8 Alternatives to Marriage Records for Finding a Wedding Date

By Sharon DeBartolo Carmack

Sign up for the Family Tree Newsletter Plus, you’ll receive our 10 Essential Genealogy Research Forms PDF as a special thank you!

Get Your Free Genealogy Forms

"*" indicates required fields

This field is for validation purposes and should be left unchanged.

When you can’t find a marriage record, try these other possibilities:

Vital records most often refer to birth, marriage, death and divorce records held at the state level. Here, learn the different types of information you can find in each.


Look for wedding and anniversary announcements. Obituaries may also tell when the person was married.

Census records

Particularly 1900 and 1910, which asked for the number of years married. The 1850, 1860 and 1880 censuses asked if married within the year, and 1870 asked for the month of marriage if married within the year. The 1930 census, which becomes available to the public in 2002, asked for the age at first marriage.

Celebrate your ancestors’ love by recording the day they started a life together on this free marriage index worksheet.

Estimate based on the birth of the first child

Once you’ve identified who the first child likely was, you can subtract at least nine months for an estimate of when the couple may have married. Don’t put blinders on, though: Couples often made sure the wife could conceive before they took a stroll down the aisle. And some couples may have used some sort of contraception to delay beginning a family.

Pension applications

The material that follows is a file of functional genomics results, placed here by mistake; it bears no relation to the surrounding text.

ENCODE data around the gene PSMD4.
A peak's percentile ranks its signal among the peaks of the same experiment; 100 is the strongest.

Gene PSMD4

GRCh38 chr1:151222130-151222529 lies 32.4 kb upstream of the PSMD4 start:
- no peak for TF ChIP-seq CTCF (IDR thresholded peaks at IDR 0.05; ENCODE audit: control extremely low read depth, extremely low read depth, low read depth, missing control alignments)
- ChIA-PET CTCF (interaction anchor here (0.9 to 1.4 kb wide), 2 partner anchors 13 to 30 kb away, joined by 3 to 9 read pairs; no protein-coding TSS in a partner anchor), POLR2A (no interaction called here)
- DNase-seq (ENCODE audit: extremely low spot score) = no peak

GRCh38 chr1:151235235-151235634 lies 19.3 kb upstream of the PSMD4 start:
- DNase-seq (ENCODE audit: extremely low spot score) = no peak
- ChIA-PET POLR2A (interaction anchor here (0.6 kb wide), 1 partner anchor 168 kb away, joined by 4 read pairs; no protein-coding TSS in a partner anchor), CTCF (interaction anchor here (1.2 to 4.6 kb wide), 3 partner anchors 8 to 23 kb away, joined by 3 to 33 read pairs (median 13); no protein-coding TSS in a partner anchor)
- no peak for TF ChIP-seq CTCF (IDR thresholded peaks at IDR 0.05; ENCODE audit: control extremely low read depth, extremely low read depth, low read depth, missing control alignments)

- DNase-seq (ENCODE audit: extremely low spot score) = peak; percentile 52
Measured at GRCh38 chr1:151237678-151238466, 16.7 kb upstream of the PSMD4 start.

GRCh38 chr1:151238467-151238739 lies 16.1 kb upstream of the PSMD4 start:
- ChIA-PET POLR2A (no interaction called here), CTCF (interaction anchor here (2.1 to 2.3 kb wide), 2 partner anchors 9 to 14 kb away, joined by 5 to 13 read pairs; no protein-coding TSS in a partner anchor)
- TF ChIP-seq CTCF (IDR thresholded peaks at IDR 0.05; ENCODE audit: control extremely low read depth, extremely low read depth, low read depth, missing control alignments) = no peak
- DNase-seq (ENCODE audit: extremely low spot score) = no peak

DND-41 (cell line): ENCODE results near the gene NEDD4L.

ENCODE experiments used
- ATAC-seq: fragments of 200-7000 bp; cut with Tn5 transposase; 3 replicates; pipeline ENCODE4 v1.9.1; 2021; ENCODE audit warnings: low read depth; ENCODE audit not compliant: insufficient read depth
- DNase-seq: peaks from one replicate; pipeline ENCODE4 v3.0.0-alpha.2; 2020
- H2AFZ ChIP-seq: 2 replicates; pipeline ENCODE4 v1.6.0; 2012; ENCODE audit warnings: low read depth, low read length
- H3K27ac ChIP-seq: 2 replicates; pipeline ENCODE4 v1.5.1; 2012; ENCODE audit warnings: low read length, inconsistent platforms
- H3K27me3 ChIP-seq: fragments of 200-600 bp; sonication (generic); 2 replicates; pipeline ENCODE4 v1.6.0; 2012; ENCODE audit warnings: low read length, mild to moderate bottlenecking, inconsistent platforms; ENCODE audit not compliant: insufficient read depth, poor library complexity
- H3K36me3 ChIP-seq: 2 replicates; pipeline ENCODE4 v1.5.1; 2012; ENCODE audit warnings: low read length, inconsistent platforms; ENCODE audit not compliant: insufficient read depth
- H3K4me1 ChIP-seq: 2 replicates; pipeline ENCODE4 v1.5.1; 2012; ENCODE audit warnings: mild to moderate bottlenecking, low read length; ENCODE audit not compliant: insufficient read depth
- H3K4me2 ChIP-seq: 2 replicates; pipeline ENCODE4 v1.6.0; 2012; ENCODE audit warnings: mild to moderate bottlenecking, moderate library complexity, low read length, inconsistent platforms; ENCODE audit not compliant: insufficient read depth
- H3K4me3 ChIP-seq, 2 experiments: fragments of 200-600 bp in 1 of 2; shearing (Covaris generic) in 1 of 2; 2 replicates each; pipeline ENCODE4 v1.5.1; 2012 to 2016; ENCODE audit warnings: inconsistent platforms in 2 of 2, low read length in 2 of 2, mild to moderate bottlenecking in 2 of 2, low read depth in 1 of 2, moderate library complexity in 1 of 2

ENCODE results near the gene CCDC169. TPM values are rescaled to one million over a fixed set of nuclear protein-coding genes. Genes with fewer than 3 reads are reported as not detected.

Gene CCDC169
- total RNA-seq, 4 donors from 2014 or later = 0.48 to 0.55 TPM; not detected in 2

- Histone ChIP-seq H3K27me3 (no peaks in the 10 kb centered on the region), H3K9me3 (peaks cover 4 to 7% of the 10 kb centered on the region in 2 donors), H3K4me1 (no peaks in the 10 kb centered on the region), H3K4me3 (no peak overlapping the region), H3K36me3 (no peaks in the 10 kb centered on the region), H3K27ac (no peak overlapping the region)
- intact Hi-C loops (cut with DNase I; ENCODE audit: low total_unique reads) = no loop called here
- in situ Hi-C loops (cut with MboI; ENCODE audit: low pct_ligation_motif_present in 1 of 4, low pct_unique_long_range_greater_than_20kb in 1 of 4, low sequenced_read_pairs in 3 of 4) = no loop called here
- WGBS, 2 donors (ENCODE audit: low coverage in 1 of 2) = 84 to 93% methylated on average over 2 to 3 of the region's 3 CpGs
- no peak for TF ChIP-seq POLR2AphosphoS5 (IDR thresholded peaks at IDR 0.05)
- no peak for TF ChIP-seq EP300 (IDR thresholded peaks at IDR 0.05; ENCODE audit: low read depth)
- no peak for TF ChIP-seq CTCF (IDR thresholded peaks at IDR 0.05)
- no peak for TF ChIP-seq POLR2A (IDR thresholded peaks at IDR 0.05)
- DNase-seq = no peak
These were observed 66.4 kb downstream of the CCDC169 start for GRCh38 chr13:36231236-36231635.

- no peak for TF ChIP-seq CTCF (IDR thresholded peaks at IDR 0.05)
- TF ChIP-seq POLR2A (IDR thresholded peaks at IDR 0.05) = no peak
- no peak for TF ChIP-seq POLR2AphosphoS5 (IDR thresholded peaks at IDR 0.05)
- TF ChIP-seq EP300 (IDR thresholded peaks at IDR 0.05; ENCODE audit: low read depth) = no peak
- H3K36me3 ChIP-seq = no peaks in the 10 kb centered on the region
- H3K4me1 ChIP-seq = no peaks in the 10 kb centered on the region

When applying for a widow’s pension, women had to provide supporting documents to prove their marriage and birth of their children. Men, too, may have given marriage information in their pensions. You may find testimonials to marriages or the actual family Bible pages, torn out and submitted to the government to prove the marriage.

Naturalization records

Before 1922, a wife automatically became a citizen when her husband did. In post-1906 naturalization records, you may find the date of marriage recorded.

Court documents

Look at all the deeds and other court records the couple created. You might find mention of when a couple married, especially if a land transaction dealt with inheritable property.

Divorce petitions

Even if your ancestral couple wasn’t granted a divorce, always look for a petition. There are a significantly larger number of petitions than actual divorces granted. The petition may give you the exact date of a marriage or the number of years the couple was married when the petition was filed.

Home sources

Don’t forget that oral history, family Bibles, diary entries, letters and other family papers may be the best and only source for a date of marriage.
A version of this article appeared in the June 2000 issue of Family Tree Magazine.

Related Reads

Become an expert at tracking down marriage records with this in-depth guide to researching marriage records throughout history.
Seeking your ancestors’ marriage records? Follow these 12 tips and your search will end happily ever after.